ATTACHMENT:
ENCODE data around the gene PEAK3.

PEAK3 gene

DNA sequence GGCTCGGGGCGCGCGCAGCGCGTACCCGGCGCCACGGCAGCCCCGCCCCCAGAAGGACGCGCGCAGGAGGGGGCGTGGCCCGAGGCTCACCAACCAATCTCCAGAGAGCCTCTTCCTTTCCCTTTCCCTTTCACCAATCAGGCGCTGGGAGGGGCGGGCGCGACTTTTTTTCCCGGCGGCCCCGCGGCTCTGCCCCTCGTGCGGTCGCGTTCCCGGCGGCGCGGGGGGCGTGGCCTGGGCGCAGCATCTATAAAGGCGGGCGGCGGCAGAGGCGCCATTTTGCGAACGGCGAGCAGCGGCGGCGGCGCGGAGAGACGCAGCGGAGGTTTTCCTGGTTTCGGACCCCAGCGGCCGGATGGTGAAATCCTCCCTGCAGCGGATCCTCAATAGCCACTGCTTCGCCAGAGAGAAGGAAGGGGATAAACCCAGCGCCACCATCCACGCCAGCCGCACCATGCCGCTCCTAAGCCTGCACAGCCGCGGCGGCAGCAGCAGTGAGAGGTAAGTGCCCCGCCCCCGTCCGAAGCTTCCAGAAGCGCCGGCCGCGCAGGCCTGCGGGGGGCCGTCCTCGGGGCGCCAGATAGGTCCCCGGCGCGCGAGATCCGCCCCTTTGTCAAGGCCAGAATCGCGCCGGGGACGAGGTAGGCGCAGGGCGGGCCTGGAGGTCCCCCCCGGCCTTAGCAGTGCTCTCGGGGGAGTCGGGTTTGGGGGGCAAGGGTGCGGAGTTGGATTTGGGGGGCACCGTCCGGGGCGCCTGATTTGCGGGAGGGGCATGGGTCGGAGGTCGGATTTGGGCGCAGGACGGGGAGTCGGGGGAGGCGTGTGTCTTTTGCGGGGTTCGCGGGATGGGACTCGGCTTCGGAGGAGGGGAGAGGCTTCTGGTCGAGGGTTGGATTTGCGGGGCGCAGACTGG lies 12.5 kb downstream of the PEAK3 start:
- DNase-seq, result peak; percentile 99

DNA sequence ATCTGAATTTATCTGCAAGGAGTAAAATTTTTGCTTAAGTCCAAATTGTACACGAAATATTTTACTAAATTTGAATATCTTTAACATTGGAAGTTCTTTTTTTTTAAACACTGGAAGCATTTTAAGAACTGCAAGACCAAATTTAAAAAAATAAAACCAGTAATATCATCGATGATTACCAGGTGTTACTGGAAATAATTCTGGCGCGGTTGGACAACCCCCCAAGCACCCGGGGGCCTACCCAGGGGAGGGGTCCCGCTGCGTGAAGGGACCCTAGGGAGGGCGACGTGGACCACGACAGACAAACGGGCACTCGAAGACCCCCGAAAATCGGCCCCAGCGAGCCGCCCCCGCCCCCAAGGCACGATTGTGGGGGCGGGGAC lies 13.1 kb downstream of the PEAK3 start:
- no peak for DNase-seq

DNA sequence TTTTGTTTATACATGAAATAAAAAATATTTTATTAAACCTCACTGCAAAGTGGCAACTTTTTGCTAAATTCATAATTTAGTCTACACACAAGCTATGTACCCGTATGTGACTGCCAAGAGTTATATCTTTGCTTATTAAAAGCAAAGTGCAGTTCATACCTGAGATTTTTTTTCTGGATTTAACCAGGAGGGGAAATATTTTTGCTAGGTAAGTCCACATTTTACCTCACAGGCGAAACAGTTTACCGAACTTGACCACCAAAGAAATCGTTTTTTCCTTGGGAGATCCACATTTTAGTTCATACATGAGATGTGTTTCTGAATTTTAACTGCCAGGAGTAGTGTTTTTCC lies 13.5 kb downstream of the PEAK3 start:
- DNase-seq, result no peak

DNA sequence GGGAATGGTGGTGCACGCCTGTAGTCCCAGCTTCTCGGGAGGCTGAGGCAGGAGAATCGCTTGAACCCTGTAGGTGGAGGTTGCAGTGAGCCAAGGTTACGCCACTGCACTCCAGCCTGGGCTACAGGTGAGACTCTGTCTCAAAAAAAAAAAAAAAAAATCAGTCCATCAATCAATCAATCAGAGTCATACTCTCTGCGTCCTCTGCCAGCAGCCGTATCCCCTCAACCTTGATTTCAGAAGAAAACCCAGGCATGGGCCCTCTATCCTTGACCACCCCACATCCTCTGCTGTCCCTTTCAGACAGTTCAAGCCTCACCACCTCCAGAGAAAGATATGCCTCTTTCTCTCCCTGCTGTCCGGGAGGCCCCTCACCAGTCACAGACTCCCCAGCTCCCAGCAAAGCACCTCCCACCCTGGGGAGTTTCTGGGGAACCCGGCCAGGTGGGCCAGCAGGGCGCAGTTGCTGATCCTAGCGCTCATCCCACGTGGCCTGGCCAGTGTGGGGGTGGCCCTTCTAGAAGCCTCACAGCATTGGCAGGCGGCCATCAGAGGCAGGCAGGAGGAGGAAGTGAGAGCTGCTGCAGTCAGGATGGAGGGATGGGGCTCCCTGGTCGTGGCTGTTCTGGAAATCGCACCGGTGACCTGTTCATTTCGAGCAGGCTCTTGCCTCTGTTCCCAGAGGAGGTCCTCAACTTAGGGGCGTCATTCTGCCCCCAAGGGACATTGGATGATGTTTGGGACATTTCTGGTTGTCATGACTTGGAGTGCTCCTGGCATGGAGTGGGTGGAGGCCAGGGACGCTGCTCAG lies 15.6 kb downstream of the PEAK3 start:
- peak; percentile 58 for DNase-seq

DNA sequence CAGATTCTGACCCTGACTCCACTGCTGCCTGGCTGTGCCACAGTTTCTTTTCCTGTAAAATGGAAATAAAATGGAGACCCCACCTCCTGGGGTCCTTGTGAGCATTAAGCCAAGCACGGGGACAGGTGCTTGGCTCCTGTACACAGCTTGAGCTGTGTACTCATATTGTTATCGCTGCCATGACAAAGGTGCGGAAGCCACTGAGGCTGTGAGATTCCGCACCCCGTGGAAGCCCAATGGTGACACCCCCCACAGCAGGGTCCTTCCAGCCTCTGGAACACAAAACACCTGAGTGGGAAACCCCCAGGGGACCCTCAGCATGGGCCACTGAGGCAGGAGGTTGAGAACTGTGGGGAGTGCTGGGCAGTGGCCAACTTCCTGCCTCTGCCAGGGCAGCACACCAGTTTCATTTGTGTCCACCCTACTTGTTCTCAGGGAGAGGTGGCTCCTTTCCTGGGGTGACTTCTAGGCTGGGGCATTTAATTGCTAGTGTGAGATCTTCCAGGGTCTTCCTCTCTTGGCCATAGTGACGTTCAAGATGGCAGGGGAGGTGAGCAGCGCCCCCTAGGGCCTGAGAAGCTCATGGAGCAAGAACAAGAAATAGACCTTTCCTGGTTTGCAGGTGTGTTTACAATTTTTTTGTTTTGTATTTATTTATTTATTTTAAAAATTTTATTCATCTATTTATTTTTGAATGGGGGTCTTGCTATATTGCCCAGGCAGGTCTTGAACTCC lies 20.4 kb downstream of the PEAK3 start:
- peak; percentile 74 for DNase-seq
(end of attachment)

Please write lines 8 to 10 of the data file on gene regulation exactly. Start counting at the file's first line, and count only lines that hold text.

- DNase-seq, result no peak

DNA sequence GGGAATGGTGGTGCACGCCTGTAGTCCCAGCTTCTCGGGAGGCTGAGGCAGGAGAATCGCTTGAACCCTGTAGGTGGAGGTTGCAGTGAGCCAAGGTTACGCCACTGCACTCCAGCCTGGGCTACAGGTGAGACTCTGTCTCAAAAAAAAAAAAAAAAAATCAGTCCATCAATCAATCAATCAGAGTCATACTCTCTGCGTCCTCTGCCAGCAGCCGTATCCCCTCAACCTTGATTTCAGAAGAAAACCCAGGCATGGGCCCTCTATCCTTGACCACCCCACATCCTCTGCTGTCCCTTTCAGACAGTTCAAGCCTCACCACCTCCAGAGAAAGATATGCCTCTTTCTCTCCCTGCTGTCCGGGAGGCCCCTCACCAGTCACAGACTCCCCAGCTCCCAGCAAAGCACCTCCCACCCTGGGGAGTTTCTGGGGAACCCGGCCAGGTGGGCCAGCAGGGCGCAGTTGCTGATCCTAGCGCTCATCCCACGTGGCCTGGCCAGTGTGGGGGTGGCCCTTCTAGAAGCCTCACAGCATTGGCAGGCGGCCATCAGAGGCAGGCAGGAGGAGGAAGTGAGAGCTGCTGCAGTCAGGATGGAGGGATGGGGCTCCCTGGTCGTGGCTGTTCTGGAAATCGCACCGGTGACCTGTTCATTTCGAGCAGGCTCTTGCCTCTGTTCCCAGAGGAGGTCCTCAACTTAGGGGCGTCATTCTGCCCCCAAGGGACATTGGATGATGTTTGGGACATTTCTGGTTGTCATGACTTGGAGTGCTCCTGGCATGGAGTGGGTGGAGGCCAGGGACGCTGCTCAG lies 15.6 kb downstream of the PEAK3 start:
- peak; percentile 58 for DNase-seq